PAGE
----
Lesson 3 Take Another Spin Solidify Understanding

Learning Focus

Calculate the volume of solids of revolution that can be approximated by cylinders and portions of cones.

How do I find the volume of a solid of revolution that isn’t a cylinder or part of a cone?

How can I approximate the volume of a solid of revolution that has a curved silhouette like a vase or a bottle?

Open Up the Math: Launch, Explore, Discuss

The trapezoid shown is revolved about the -axis to form a frustum (e.g., bottom slice) of a cone.

1.

Draw a sketch of the 3-D object formed by rotating the trapezoid about the -axis.

Quadrilateral with points (0,0), (0,2), (8,0), (7,2) x–5–5–5555y555000

2.

Find the volume of the object formed. Explain how you used the diagram to help you find the volume.

You have used the formulas for cylinders and cones in your work with solids of revolution. Sometimes a solid of revolution cannot be decomposed exactly into cylinders and cones. We can approximate the volume of solids of revolution whose cross-sections include curved edges by replacing them with line segments.

3.

The following diagram shows the cross-section of a flower vase. Approximate the volume of the vase by using line segments to approximate the curved edges. (Show the line segments you used to approximate the figure on the diagram.)

Cross section with multiple points indicated x555101010y–5–5–5555000

4.

Describe and carry out a strategy that will improve your approximation for the volume of the vase.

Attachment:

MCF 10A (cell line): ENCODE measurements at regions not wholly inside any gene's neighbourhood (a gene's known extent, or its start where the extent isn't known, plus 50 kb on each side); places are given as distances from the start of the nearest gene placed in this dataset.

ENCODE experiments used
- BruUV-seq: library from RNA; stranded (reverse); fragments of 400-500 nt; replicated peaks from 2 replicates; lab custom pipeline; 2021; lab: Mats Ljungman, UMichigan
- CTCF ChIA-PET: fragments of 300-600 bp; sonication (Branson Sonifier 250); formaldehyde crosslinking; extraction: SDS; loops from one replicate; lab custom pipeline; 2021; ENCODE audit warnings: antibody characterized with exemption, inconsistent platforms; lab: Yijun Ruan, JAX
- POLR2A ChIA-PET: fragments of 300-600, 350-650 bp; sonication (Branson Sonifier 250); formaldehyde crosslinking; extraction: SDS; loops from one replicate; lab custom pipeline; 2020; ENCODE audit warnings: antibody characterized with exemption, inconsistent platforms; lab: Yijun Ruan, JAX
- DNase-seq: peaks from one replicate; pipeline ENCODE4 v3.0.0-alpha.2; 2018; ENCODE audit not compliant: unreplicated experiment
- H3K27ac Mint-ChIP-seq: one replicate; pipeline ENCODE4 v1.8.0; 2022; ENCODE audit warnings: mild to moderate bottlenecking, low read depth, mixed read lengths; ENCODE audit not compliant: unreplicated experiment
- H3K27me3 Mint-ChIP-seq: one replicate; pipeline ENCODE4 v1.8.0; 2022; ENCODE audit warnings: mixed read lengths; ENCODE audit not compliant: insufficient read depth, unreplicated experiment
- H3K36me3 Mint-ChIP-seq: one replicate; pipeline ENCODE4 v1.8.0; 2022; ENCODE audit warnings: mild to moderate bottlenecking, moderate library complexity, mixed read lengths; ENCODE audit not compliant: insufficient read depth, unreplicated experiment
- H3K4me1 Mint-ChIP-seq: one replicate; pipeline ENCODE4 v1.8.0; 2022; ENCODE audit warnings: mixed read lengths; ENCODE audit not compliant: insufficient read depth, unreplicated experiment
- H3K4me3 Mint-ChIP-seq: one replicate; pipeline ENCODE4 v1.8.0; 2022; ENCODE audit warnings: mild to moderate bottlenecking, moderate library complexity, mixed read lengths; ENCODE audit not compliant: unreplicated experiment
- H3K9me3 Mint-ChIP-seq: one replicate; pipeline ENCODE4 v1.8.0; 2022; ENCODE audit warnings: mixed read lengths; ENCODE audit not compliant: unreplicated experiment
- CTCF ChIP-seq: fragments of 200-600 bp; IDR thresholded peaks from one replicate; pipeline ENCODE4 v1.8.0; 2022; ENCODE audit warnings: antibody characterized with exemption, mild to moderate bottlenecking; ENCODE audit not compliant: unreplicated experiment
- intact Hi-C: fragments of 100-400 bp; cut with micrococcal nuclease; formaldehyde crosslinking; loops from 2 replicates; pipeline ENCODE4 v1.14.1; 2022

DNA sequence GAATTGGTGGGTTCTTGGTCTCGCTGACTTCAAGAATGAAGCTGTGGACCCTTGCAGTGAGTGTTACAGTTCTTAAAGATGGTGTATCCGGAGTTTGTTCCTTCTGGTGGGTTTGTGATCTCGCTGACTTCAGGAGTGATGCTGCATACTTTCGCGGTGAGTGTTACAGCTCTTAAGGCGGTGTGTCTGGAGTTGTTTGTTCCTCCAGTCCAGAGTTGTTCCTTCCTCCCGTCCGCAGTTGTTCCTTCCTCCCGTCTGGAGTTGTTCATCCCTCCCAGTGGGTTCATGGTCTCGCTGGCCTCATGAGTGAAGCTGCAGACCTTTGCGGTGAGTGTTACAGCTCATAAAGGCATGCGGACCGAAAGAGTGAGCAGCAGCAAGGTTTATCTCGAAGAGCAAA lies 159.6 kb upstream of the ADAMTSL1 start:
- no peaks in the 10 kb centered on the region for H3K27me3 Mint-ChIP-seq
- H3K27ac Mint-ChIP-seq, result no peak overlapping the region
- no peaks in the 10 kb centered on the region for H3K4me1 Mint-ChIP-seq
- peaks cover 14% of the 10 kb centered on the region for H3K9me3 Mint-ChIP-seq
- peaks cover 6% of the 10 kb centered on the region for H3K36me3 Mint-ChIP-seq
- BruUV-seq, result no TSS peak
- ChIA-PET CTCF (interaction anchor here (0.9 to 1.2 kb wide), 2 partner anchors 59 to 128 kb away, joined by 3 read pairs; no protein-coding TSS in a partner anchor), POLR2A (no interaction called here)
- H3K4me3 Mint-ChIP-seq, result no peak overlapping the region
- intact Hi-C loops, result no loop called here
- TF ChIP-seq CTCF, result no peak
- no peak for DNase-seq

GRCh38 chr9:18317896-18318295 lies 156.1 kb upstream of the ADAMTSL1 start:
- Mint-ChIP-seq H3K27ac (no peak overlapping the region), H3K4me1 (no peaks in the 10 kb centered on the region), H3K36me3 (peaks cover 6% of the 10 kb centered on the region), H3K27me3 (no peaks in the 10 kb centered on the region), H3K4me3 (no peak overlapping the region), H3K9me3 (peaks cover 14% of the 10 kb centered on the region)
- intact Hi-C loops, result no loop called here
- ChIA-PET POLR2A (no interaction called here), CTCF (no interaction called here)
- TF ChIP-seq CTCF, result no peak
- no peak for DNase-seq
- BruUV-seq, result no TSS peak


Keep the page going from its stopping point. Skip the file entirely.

Ready for More?

Your strategy for approximating the volume of the vase may have overestimated the volume on some intervals, and underestimated it on other intervals. Therefore, it may be difficult to know if your final estimate is too large or too small.

Devise a strategy for finding the volume of the vase where each section underestimates the volume of the vase, and a strategy where each section overestimates the volume of the vase. You will then know that the actual volume of the vase lies between these two estimates.

Based on all of your approximations, what would you guess for the actual volume of the vase? What might you do to improve your guess?

Takeaways

Strategic ideas for approximating the volume of a solid of revolution:

Adding Notation, Vocabulary, and Conventions

Defining frustum as the “bottom slice” of a cone is not very precise and needs to be revised and refined.

Our definition of a frustum:

Our volume formula for a frustum:

Vocabulary

  • frustum
  • Bold terms are new in this lesson.

Lesson Summary

In this lesson, we learned how to approximate the volume of a solid of revolution like a vase whose silhouette contained curves, rather than straight lines. By decomposing the shape into smaller pieces, we could approximate the volume of each piece using formulas for cylinders, cones, and frustums.

Retrieval

1.

A fair two-sided coin is flipped and then a fair six-sided number cube is tossed.

a.

What is the probability of a head on the coin and an odd number on the cube?

b.

How many possible outcomes are there for these two events?

c.

Represent the sample space.

2.

Find the measure of each angle in the triangle.

Triangle ABC with Angle A=2x 28, Angle C=4x-15, Angle B=x 13